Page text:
These days, your social media presence is more than an opportunity – it’s a mandate.

Thanks to today’s social networking platforms and the plethora of digital assets that can be produced with little effort, financial advisors now have the opportunity to connect with current and potential clients in ways that weren’t possible prior to the advent of websites, blogs, YouTube, LinkedIn, Twitter, Google+ and Facebook.


Believe it or not, people trust business leaders more when they have an active social media presence. Research conducted by GroSocial shows that 82% of consumers trust a brand more when its senior leadership are active on social media.

According to the Edelman Trust Barometer, building trust requires a demonstration of clear personal values and societal benefits, and also that companies behave with integrity and engage with clients and stakeholders.

“It is vital to communicate across all platforms and in every priority area – operations, purpose, products and services, engagement and integrity,” says Deidre Campbell, Edelman’s global sector chair.

Eighty-three percent of those we surveyed told us that ‘keeps my family safe’ was an essential attribute [of a financial company] – but only 56% thought the financial services industry was performing well on this measure,” Campbell adds.


These changes can’t be ignored by firm leaders. “This is an ideal time for the reinvention of modern leadership,” says Ann Charles, founder and CEO of Brandfog, a company that promotes social media leadership branding for C-Suite executives.

“The role of the CEO has evolved to become more visible, social, connected and accessible than ever before. The competitive environment has likewise been transformed, and customers, investors and stakeholders expect to have access to the insights and vision of brand leaders on a continuous basis. C-Suite executives who ignore this trend do so at their own peril.”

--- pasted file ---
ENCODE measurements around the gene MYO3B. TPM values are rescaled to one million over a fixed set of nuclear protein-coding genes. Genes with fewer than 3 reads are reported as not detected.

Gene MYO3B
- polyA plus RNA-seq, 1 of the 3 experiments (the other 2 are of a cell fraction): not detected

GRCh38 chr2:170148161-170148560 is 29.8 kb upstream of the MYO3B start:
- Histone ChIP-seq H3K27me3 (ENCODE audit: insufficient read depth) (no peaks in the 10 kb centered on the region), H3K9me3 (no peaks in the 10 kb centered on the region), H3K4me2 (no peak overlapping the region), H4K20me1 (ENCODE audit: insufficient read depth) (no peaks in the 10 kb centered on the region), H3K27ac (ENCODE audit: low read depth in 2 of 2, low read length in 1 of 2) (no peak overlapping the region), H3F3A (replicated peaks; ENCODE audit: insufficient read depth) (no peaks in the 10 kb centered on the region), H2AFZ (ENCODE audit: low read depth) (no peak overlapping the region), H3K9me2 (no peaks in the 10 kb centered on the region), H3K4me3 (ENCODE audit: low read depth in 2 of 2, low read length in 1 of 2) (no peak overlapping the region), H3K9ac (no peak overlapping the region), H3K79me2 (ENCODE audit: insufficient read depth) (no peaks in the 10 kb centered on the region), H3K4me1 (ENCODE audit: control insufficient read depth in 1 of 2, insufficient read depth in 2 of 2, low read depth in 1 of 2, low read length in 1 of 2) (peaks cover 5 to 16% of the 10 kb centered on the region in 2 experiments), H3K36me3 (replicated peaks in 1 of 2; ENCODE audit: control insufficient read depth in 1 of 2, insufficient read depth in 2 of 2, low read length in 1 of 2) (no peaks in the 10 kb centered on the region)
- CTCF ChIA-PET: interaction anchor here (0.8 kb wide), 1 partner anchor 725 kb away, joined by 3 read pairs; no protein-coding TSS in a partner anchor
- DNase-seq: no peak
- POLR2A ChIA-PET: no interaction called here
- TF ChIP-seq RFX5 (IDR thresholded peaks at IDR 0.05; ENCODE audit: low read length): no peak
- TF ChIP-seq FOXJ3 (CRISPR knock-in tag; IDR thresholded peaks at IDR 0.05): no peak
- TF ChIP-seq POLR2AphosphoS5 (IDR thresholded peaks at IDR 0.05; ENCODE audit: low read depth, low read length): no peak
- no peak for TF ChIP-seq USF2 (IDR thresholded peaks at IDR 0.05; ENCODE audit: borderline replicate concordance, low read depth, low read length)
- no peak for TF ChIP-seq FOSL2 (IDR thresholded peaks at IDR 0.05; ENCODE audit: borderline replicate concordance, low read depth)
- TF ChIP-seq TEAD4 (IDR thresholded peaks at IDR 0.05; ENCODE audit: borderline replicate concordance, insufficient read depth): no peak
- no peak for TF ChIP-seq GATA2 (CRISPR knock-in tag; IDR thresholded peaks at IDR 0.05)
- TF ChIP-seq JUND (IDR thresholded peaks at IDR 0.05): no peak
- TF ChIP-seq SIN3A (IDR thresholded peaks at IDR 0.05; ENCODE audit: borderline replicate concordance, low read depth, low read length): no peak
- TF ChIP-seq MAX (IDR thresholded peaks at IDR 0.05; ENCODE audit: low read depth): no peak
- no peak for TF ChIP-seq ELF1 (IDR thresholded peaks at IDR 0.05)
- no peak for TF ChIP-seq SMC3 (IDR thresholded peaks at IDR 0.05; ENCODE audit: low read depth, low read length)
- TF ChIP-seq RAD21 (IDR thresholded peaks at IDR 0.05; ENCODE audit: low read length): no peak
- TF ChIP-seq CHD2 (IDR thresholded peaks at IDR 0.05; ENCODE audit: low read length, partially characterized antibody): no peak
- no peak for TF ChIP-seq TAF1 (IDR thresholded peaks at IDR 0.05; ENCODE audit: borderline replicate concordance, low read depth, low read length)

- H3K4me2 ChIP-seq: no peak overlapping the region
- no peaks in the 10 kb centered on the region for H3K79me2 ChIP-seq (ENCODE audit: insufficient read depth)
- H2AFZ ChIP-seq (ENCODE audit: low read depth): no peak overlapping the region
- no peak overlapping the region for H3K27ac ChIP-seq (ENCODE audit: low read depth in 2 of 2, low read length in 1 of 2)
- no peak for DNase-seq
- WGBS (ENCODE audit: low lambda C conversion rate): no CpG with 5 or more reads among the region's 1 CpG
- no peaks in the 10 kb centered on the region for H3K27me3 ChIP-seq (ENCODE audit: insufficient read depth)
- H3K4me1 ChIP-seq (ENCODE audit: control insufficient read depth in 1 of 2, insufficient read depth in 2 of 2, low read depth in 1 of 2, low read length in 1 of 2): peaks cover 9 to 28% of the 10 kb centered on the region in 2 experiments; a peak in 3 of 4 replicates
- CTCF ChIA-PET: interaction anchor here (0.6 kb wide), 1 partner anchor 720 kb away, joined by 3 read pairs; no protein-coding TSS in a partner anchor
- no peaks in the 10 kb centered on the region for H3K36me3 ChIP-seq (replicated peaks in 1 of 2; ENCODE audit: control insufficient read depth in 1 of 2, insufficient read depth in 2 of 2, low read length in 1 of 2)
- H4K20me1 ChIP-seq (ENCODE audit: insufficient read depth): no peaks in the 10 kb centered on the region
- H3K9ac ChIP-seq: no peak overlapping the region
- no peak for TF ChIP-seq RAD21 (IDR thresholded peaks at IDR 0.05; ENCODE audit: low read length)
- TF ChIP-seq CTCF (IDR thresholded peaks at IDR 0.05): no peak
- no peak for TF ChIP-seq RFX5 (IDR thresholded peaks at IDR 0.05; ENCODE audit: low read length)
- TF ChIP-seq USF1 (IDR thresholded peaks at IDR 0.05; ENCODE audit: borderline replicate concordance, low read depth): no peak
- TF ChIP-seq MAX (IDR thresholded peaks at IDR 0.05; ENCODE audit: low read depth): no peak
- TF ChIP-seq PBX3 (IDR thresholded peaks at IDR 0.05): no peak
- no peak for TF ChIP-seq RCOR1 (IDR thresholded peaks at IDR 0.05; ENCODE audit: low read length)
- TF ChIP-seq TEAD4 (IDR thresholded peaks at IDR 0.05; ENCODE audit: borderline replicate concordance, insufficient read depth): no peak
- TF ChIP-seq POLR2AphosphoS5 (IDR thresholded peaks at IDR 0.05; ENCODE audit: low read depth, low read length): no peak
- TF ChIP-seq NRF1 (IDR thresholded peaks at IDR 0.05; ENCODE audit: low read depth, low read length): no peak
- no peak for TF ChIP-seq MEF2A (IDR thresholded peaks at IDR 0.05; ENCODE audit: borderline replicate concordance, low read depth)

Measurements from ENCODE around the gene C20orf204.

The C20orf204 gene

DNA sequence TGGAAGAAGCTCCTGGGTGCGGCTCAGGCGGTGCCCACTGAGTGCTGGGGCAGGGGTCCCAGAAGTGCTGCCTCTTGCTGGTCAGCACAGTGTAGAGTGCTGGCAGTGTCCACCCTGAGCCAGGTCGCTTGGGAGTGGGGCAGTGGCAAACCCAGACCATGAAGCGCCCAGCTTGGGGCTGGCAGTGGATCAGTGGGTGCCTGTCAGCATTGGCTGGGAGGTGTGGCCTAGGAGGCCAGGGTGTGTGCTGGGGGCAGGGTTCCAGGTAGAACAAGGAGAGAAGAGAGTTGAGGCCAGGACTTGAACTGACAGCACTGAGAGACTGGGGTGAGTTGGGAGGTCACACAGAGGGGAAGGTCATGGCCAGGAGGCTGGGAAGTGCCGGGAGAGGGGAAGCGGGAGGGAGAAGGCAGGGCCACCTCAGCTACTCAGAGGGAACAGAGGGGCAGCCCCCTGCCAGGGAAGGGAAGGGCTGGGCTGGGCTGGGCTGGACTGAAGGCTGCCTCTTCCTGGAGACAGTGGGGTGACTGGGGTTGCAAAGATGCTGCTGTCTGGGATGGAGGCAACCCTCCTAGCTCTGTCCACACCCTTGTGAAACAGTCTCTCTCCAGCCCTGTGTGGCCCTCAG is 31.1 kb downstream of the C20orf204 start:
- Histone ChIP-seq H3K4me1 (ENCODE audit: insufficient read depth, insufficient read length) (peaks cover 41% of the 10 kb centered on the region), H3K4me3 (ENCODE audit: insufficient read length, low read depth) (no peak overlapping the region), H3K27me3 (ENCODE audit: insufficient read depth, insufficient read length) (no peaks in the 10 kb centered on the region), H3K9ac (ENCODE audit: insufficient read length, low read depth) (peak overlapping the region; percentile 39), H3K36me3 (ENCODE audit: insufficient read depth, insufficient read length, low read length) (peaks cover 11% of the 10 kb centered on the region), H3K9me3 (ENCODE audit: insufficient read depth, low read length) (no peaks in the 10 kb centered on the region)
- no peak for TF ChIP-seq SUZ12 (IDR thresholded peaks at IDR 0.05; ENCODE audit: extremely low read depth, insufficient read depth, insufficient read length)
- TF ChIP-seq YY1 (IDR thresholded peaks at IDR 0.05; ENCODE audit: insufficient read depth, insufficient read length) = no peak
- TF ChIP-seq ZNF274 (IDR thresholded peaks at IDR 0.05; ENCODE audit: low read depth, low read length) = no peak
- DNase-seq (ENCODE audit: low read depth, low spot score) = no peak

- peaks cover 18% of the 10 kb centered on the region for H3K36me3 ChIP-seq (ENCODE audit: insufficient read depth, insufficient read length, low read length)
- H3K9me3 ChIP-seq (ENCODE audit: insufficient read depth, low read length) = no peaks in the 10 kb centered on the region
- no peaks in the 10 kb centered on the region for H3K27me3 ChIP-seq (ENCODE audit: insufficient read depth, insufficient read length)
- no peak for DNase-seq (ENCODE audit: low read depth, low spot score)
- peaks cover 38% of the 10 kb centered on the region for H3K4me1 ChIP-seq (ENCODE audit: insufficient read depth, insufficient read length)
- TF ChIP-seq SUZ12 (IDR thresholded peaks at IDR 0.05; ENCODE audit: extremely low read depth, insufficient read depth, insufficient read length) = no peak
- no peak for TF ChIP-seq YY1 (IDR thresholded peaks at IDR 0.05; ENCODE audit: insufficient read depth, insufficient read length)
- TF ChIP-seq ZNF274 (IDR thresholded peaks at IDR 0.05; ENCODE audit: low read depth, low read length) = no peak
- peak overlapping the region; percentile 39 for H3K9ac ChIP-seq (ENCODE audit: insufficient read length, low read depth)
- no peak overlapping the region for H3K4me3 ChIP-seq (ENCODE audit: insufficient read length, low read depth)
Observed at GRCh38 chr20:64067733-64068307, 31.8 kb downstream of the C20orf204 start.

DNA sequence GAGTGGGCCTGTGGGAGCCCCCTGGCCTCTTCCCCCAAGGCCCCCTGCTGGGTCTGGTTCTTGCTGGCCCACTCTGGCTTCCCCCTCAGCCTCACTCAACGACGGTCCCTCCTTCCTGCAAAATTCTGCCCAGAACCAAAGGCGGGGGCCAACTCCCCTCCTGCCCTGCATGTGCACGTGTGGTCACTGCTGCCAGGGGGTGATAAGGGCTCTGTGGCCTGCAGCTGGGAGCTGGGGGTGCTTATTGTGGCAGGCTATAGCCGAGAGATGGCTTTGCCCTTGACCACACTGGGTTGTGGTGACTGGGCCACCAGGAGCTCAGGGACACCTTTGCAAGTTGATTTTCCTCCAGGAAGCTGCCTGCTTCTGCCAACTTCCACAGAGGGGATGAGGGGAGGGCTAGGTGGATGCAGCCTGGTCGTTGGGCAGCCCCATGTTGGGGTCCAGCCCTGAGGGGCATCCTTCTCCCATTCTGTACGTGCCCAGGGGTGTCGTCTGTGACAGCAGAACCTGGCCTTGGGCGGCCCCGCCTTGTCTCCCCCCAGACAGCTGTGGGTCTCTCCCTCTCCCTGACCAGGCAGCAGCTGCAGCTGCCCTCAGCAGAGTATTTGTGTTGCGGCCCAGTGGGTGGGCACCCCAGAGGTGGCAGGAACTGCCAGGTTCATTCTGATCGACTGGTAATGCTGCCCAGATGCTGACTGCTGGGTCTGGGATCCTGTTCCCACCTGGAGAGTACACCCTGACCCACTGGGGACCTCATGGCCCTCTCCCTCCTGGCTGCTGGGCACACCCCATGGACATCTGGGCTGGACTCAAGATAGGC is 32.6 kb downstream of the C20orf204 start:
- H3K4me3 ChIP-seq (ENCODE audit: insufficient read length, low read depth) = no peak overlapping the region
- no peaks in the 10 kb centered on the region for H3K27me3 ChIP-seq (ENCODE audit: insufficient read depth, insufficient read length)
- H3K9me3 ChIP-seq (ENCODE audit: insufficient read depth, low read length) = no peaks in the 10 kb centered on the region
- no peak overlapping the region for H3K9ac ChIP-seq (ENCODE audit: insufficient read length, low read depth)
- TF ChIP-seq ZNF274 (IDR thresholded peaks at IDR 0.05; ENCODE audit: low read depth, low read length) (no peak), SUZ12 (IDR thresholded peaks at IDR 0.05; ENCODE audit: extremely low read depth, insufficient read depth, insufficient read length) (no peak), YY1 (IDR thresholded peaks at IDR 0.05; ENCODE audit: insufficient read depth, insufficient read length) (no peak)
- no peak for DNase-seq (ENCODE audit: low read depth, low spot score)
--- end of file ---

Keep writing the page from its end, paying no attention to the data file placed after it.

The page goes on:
Modern leadership — which today entails having a strong online presence — in our industry is exemplified by Mark Tibergien of Pershing, Mark Casady of LPL, Michael Kitces of Pinnacle, Joe Duran of United Capital, Sheryl Garrett of the Garrett Planning Network, Nathan Bachrach of Simply Money, Cheryl Holland of Abacus Planning Group, Gordon Bernhardt of Bernhardt Wealth, and many more.

“We are witnessing a fundamental shift in the culture of leadership, brought upon by social media, but sustained by the strategic inventiveness of smart CEOs,” Charles explains.

“While social media is new, the nexus between communication and leadership is not. Many of the world’s greatest leaders — from Winston Churchill to Martin Luther King, Jr. to Steve Jobs — have been highly skilled communicators. Social media, in all its forms, empowers CEOs to improve their communications skills, deepen their connections with people inside and outside the company, and emerge as more effective leaders,” Charles says.

Excellent article on human element of the digital age and how leadership needs to adept and reinvent itself.